The thyroid can be a small gland, but it is very important in maintaining bodily functions. It is an integral part of the endocrine system. Thyroid disorders are common and affect females more as compared to males. Coming to the question of thyroid cure, most of the thyroid disorders can be treated but cannot be cured.
Lets us understand some common types of thyroid disorders and their treatment:
In this condition, the thyroid gland is overactive and produces higher-than-normal levels of hormones. It is seen to affect 1% of women worldwide. Graves’ disease is the commonest cause of hyperthyroidism consisting of almost 70% of the cases. It is an autoimmune condition where the body’s immune system wrongly targets the thyroid gland. This causes the thyroid gland to overproduce hormones. Some of the common symptoms of hyperthyroidism are anxiety, tremors, brittle hair and nails, irritability, restlessness, nervousness, thin skin, weight loss, and muscle weakness.
Treatment options for hyperthyroidism include:
- Antithyroid drugs like methimazole, which prevent the thyroid gland from overproducing hormones.
- A large dose of radioactive iodine.
- Surgical removal of the thyroid gland.
Autoimmune destruction of the thyroid gland in Graves’ disease cannot be stopped. Treatment of Graves’ disease is the same as that mentioned above. Beta-blockers can be given to control anxiety, rapid heart rate, and sweating.
In contrast to hyperthyroidism, this is a condition with an underactive thyroid gland. In this condition, the thyroid gland is not able to produce enough thyroid hormones. Hypothyroidism affects almost 4.6% of the U.S. population. Hashimoto’s disease is one of the commonest causes of hypothyroidism. It is a condition where the body’s immune system destroys the thyroid gland and its ability to produce hormones.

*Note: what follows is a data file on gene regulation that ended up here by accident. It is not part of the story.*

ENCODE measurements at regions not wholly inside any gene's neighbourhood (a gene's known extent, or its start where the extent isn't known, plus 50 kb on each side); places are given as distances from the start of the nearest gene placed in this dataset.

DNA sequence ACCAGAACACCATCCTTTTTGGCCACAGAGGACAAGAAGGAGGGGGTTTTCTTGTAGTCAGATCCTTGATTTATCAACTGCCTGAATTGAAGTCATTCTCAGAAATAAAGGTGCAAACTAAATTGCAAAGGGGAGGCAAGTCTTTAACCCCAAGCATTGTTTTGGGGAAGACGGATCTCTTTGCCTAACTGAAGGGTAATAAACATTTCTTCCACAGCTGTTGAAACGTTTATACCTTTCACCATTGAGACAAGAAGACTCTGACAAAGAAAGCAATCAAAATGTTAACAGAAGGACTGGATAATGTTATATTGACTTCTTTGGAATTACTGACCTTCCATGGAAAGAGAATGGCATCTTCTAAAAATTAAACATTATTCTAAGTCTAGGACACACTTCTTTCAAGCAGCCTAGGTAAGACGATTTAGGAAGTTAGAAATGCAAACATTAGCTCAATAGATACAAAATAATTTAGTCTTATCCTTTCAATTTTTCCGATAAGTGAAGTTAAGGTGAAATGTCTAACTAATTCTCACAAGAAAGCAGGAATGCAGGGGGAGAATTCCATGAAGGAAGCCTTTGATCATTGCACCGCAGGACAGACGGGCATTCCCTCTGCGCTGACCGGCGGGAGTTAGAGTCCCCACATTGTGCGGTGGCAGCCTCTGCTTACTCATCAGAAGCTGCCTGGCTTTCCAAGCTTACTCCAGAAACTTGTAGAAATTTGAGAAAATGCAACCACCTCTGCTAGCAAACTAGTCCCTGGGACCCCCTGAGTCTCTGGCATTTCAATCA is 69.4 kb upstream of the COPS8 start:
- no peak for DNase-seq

Cold intolerance, dry skin, fatigue, slow heart rate, constipation, weakness, weight gain, and depression are some of the common manifestations of hypothyroidism.
Hormone-replacing medications are used to improve thyroid hormone levels. There is no specific treatment for Hashimoto’s disease. However, surgery might be required to remove a part of the thyroid gland in advanced cases.
It is characterized by noncancerous enlargement of the thyroid gland. Iodine deficiency in the diet is seen to be the commonest cause worldwide. It can affect individuals of any age and is commonly seen in areas where iodine rich foods are not readily available. Family history and radiation exposure increase the risk of goiter. Symptoms of goiter depend on its size and include breathlessness, difficulty in swallowing, cough, and hoarseness of voice. Most of the cases of goiter do not require treatment. Small doses of iodine are recommended when goiter is due to iodine deficiency.
They are growths that form on the thyroid gland. Iodine deficiency and Hashimoto’s disease are some of the common causes of thyroid nodules. Most of them are benign in nature. Most thyroid nodules are symptomless. However, larger nodules can cause difficulty in breathing and swallowing, goiter, and pain. Some nodules produce thyroid hormone, resulting in hyperthyroidism. On the other hand, some nodules are associated with Hashimoto’s disease and cause hypothyroidism.
Benign thyroid nodules do not require any treatment. A biopsy can be performed to confirm the diagnosis. Occasionally, radioactive iodine is given to shrink the nodules if they grow. Cancerous nodules are rare and affect less than 4% of the population worldwide. Treatment of cancerous nodules depends on the type of tumor. Radiation therapy, chemotherapy, or surgical removal of the thyroid gland are some of the available treatment options.